Gildas (d. c.570), British ecclesiastic and monastic reformer, exercised considerable influence on the early Irish church. His ‘De excidio et conquestu Britanniae’, although not an historical work, remains a primary source for the history of post-Roman Britain. There, Gildas states (ch. 26) that his birth coincided with the year in which the Britons won a great victory over the Germanic (Anglo-Saxon) invaders at the battle of Mount Badon, which took place c.500. The last years of the generation of peace and calm that ensued coincided with the writing of ‘De excidio’, which was almost certainly written before 550, having taken possibly more than ten years to write and being completed in Gildas's forty-fourth year. The bulk of the work is a polemic in biblical style castigating the British rulers of the day for their tyranny and depravity. The text was widely circulated during the middle ages; among the authors who used it as a source was Bede, who drew on it for his ‘Historia ecclesiastica’.
A collection of seven fragments of letters by Gildas is preserved largely in the Irish collection of canons known as ‘Collectio Hibernensis’. The letters deal with questions of morality and discipline among monastic and non-monastic clergy and laity. They may have been written in response to a series of questions addressed to Gildas by ‘Vennianus’, most likely Finnian (qv) of Movilla. According to Columbanus (qv), Gildas ‘replied in a most elegant style’, a fact attested by the latinity of the extant fragments. While he may not have had episcopal status, Gildas was certainly a priest; Finnian would not have consulted him had he not been a monastic leader of considerable reputation, and therefore a man of mature years. The fragments are a remarkable survival from the early middle ages and provide eloquent testimony to the influence of Gildas on the early Irish church.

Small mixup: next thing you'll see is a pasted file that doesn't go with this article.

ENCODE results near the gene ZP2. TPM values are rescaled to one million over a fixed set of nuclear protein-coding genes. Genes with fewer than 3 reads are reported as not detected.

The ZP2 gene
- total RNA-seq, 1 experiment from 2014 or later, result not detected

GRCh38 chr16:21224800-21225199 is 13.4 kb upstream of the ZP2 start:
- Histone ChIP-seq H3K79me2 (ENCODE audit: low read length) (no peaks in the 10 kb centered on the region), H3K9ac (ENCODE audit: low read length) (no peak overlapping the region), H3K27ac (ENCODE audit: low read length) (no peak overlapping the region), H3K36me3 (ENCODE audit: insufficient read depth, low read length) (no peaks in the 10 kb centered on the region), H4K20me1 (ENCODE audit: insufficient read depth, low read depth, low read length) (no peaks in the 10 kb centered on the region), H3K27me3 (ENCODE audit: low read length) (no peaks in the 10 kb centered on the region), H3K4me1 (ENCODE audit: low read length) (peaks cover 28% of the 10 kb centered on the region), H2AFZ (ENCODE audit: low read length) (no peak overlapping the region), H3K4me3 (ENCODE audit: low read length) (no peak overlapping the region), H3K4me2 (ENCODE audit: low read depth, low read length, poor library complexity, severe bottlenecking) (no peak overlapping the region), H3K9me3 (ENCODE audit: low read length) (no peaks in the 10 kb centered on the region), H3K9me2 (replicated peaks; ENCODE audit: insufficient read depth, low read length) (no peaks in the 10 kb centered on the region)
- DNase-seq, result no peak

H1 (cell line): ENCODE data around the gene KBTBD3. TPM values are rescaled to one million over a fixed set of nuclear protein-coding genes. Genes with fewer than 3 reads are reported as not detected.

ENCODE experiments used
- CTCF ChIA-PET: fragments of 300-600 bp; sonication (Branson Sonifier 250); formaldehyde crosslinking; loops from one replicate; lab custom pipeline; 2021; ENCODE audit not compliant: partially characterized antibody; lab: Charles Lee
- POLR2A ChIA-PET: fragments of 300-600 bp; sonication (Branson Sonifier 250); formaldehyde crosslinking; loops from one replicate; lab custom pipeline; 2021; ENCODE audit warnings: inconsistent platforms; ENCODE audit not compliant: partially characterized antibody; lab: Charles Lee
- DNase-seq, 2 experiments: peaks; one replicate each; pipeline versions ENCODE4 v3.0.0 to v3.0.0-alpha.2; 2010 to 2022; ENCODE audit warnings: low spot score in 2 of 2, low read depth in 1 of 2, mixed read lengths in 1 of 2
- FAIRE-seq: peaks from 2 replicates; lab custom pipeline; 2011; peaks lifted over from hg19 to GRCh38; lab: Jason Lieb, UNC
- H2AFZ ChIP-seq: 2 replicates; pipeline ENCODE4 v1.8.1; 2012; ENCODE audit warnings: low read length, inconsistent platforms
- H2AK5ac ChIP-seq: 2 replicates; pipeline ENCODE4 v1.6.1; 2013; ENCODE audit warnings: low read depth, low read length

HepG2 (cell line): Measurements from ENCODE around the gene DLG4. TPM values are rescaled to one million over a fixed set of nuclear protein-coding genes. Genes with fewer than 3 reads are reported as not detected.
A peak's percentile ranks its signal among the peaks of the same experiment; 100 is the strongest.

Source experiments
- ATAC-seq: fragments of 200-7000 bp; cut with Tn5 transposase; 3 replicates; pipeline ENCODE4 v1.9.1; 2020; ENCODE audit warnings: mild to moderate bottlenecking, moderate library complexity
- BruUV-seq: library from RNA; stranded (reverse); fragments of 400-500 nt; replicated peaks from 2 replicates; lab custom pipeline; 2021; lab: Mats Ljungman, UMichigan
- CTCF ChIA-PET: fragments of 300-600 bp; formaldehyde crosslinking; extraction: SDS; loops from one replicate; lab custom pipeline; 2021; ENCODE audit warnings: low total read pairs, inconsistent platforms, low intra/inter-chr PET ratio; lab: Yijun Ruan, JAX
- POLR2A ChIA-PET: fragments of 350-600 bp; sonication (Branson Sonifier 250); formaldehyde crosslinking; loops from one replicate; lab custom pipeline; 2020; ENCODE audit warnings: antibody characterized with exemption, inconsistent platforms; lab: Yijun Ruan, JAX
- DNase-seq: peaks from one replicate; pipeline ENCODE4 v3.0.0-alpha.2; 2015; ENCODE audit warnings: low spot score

Gildas's authorship of a penitential commonly attributed to him has been disputed, some notable differences between the letters and the penitential leading some to question their common authorship. Allowing for the very different contexts and purposes of the letters and the penitential, however, it is indeed possible that Gildas wrote both. Apart from ‘De excidio’, the other works of Gildas owe their preservation to the sustained interest of the early Irish church and the high esteem in which the monastic movement, of which he was a notable reformer, was held in Britain and Ireland.